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Frederick H. Dyer, Compendium of the War of the Rebellion: Regimental Histories 587 133 Browse Search
Elias Nason, McClellan's Own Story: the war for the union, the soldiers who fought it, the civilians who directed it, and his relations to them. 405 1 Browse Search
Harper's Encyclopedia of United States History (ed. Benson Lossing) 258 16 Browse Search
Robert Underwood Johnson, Clarence Clough Buell, Battles and Leaders of the Civil War: Volume 2. 156 0 Browse Search
William F. Fox, Lt. Col. U. S. V., Regimental Losses in the American Civil War, 1861-1865: A Treatise on the extent and nature of the mortuary losses in the Union regiments, with full and exhaustive statistics compiled from the official records on file in the state military bureaus and at Washington 153 31 Browse Search
Rebellion Record: a Diary of American Events: Documents and Narratives, Volume 5. (ed. Frank Moore) 139 3 Browse Search
Benson J. Lossing, Pictorial Field Book of the Civil War. Volume 2. 120 0 Browse Search
William Swinton, Campaigns of the Army of the Potomac 120 0 Browse Search
Comte de Paris, History of the Civil War in America. Vol. 2. (ed. Henry Coppee , LL.D.) 119 1 Browse Search
The Photographic History of The Civil War: in ten volumes, Thousands of Scenes Photographed 1861-65, with Text by many Special Authorities, Volume 1: The Opening Battles. (ed. Francis Trevelyan Miller) 111 3 Browse Search
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Browsing named entities in Maj. Jed. Hotchkiss, Confederate Military History, a library of Confederate States Military History: Volume 3, Virginia (ed. Clement Anselm Evans). You can also browse the collection for Yorktown (Virginia, United States) or search for Yorktown (Virginia, United States) in all documents.

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ashington was chosen its commander-in-chief and took command at Cambridge, Mass., on the 2d of July, 1775. The Virginia people again met in convention on the 17th of July, 1775, and chose a committee of safety to take charge of the affairs of the colony, ordered the enlistment of troops, passed laws for the raising of money, the procuring of arms and military supplies, and for the conducting of elections by loyal voters. The story of the revolution need not be repeated. Virginia's Washington, after seven long years of arduous struggle and endurance, brought it to a successful termination, at her Yorktown, in 1781. But it is well to recall that it was Virginia, the most conservative of the colonies, which in the convention of 1776, on the 6th of May, instructed her delegates in Congress to propose to declare the United Colonies free and independent States; and that this resulted in a Declaration of Independence, on the 4th of July, 1776, which was drawn by her Thomas Jefferson.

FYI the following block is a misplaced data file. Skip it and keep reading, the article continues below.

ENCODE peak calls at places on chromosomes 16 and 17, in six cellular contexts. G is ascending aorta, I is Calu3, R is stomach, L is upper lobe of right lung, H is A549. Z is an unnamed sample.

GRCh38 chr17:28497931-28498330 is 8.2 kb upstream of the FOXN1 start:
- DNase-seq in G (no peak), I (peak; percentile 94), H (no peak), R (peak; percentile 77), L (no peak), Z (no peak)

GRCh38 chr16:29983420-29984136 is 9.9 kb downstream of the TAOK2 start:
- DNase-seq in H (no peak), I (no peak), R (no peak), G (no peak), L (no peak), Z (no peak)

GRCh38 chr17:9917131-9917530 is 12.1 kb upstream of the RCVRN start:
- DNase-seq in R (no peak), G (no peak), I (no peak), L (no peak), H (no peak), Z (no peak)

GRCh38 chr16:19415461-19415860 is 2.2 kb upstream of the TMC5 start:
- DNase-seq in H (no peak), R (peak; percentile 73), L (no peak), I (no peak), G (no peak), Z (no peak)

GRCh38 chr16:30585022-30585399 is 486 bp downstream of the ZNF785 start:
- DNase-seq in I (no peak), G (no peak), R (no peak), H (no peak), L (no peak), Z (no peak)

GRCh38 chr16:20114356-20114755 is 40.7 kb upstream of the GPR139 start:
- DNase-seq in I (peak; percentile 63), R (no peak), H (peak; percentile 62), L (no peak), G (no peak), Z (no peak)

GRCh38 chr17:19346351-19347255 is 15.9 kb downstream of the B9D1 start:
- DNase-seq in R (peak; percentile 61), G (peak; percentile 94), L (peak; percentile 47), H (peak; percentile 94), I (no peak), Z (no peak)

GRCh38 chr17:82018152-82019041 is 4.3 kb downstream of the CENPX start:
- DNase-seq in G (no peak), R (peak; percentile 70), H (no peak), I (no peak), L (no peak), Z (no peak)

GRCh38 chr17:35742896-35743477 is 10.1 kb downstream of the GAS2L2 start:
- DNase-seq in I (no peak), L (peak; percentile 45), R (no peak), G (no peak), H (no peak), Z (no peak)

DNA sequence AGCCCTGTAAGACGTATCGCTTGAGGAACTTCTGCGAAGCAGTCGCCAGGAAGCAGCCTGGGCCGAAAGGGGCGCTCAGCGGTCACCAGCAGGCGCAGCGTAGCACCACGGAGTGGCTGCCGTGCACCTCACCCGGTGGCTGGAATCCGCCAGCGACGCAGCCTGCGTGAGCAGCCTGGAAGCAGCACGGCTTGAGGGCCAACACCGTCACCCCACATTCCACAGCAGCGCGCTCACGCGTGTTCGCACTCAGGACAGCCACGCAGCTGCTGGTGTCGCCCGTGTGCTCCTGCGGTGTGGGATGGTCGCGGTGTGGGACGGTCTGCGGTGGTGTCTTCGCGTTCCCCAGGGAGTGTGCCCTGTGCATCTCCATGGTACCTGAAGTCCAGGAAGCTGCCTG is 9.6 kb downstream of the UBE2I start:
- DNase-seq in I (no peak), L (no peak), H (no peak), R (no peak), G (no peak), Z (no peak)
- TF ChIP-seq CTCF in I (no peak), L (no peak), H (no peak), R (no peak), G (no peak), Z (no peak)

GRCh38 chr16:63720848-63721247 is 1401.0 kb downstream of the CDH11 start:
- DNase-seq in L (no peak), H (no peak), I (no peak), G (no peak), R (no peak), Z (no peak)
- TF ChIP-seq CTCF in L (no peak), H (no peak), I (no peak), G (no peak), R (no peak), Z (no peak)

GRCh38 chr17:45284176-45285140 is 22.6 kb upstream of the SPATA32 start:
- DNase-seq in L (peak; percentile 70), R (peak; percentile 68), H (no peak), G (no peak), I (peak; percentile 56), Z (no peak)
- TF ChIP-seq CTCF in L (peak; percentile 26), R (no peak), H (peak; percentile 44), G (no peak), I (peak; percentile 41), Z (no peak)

ay the 25th, when Governor Letcher at once gave him the appointment of major-general of Virginia volunteers, and Maj.-Gen. R. E. Lee, who had been appointed commander-in-chief of the Virginia forces on the 22d, assigned to him the duty of organizing and instructing the volunteers who were then arriving in Richmond. General Lee had already selected the points to be occupied for the defense of the State and the number of troops to be assigned to each. These points were: Norfolk, in front of Yorktown; the front of Fredericksburg; Manassas Junction, Harper's Ferry and Grafton. Johnston was assisted in the duties assigned him at Richmond by Lieutenant-Colonel Pemberton, Majors Jackson and Gilham, and Capt. T. L. Preston, who had all recently reported for duty. Johnston was employed in this way some two weeks, when, Virginia having joined the Southern Confederacy, President Davis offered him, by telegraph, a brigadier-generalship in the Confederate army, which he promptly accepted, and o
ter 8: Operations about Norfolk and Yorktown battle of Big Bethel burning of Hampton. he entrance to the waterway of the James, and Yorktown and Gloucester point, which guarded that to tolonel Coppens, were ordered from Richmond to Yorktown, as were also Alabama companies from Richmonded after the battle was over, but returned to Yorktown the same night, marching 28 miles during the day, as it was not thought prudent to leave Yorktown exposed without troops. Col. D. H. Hill, witagement. On the 6th of June he marched from Yorktown, with his own regiment, the First North Carolt marched the remainder of his forces back to Yorktown. His cavalry pursuit of the Federals continu. At this time there are scarce 3,000 men in Yorktown and our lines cannot possibly be defended witmouth. Magruder reported on the 16th, from Yorktown, that he had 5,550 effective men; that he shodes for the defence of the land approaches to Yorktown, and for four boats, for service in York rive[15 more...]